The worst economic calamity since the Great Depression came when the excesses of Wall Street created the housing bubble and financial crisis that blew up the economy. Hillary Clinton touts her husband economic record, but he championed the deregulation that helped unleash the Wall Street wilding. The banks, bailed out by taxpayers, are bigger and more concentrated than they were before the crash. Someone using their head — not their heart — would want to make certain that the next president is independent of Wall Street and committed to breaking up the big banks and shutting down the casino. But Clinton opposes key elements of Sen. Elizabeth Warren’s (D-Mass.) rational reform agenda for the banks, and her money ties to Wall Street lead any rational observer to conclude she’s an uncertain trumpet for reform.
Americans continue to suffer from a broken heath-care system that costs nearly twice per capita as those in the rest of the industrialized world — with worse results. Obama’s health reforms have helped millions get health care — particularly through the expansion of Medicaid and by forcing coverage of pre-existing conditions. But millions continue to go without care, and millions more are underinsured and unable to afford decent coverage — and even more are gouged by drug companies and insurance companies that game the system’s complexities. Eventually the United States will join every other industrial nation with some form of simplified universal care. Sanders champions moving to “Medicare for all.” Clinton has mischaracterized his proposal, erroneously claiming it would “basically end all kinds of health care we know, Medicare, Medicaid, the Chip Program. It would take all that and hand it over to the states.” She says she would build on Obamacare but has yet to detail significant reforms that would take us closer to a rational health-care system. Sanders supported Obamacare but understands we can’t get to a rational health-care plan without leaders willing to take on the entrenched interests that stand in the way. It isn’t romantic to think that it is long past time for the United States to join every other industrial country and guarantee affordable health care for all.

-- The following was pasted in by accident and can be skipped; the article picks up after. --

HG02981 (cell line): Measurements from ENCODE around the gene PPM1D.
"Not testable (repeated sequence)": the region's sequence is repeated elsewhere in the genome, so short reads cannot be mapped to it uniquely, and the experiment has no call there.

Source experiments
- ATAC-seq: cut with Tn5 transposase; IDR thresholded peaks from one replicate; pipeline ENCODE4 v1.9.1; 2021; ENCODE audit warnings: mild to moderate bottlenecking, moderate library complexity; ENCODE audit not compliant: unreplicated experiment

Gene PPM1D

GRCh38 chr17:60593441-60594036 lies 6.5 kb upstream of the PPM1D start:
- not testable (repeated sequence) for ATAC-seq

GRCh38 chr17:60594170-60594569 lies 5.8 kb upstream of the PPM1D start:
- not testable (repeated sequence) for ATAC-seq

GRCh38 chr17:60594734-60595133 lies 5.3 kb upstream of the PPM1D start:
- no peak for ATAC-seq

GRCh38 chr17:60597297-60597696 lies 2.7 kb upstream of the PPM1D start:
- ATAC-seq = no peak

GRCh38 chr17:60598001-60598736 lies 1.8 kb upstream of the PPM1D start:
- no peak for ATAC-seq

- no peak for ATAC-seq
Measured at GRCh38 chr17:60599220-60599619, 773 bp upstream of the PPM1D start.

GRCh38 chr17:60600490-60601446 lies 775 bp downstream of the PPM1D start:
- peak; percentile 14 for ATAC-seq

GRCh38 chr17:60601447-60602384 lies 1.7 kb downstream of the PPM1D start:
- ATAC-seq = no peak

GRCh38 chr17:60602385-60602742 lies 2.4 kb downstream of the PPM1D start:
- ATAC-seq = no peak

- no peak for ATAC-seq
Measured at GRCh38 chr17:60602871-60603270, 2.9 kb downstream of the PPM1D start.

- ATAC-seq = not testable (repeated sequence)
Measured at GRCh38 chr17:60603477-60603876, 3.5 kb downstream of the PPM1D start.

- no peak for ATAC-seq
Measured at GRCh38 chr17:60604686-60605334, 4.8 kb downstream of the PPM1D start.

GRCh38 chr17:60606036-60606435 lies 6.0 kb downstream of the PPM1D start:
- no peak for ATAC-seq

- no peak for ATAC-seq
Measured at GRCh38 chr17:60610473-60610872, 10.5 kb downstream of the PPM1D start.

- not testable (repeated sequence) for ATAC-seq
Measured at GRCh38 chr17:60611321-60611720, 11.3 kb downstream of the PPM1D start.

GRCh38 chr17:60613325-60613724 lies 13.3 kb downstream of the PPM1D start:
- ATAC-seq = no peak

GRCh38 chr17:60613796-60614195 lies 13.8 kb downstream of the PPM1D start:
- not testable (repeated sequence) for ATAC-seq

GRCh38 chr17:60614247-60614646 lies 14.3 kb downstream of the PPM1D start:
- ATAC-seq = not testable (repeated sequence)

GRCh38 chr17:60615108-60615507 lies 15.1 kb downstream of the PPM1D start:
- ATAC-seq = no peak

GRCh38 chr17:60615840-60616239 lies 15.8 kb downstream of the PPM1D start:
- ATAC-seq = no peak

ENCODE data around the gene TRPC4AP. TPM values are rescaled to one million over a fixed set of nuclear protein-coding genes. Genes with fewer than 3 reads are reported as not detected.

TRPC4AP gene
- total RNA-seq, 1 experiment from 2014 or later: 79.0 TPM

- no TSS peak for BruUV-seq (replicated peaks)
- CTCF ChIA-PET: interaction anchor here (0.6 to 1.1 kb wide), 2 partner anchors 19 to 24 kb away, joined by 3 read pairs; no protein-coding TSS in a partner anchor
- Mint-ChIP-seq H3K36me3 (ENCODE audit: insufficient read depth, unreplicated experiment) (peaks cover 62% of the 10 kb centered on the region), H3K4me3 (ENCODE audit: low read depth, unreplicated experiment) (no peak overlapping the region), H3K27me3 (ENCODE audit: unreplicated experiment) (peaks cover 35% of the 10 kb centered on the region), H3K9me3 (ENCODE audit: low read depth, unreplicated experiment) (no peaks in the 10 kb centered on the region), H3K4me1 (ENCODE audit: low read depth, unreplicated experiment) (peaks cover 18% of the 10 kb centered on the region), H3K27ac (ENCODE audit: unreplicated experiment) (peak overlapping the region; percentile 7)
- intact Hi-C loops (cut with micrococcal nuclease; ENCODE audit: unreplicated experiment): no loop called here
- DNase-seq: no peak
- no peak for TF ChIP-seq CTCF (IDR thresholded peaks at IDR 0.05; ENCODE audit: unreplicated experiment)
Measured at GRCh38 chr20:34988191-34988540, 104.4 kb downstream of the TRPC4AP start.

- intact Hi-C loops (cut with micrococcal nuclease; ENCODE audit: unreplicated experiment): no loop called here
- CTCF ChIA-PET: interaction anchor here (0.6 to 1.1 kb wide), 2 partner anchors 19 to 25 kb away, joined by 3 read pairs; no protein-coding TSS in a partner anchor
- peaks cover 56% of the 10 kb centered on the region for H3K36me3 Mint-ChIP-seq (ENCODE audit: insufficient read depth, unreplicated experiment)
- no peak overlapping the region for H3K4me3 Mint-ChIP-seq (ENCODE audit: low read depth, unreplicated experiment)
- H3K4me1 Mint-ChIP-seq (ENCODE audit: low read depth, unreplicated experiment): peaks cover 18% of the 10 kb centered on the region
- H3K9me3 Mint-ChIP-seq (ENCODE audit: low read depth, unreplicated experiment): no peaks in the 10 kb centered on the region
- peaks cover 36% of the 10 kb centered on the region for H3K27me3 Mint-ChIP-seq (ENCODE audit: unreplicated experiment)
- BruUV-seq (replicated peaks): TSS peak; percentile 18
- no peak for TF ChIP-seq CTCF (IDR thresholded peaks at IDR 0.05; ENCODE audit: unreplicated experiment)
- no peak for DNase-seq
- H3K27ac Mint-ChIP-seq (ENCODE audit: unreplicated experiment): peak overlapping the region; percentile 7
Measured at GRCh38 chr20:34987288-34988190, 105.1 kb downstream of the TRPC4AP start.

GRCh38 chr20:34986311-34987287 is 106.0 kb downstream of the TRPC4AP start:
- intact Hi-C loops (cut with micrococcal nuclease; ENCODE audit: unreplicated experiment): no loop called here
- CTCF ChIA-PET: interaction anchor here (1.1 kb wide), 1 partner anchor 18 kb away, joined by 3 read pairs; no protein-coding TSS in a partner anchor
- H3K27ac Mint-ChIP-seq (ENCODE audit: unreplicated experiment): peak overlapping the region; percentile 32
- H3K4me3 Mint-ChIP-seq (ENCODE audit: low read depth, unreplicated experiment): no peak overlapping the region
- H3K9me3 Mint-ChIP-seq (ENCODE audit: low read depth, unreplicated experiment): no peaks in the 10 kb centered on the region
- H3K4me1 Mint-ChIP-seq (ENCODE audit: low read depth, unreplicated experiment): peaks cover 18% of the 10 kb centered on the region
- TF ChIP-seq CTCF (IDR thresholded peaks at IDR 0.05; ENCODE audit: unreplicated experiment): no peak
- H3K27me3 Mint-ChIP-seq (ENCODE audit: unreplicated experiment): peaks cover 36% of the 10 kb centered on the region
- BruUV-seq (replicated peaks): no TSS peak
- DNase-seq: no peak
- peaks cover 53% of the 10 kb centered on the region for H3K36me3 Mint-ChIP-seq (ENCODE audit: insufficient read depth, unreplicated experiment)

Campaign Finance Reform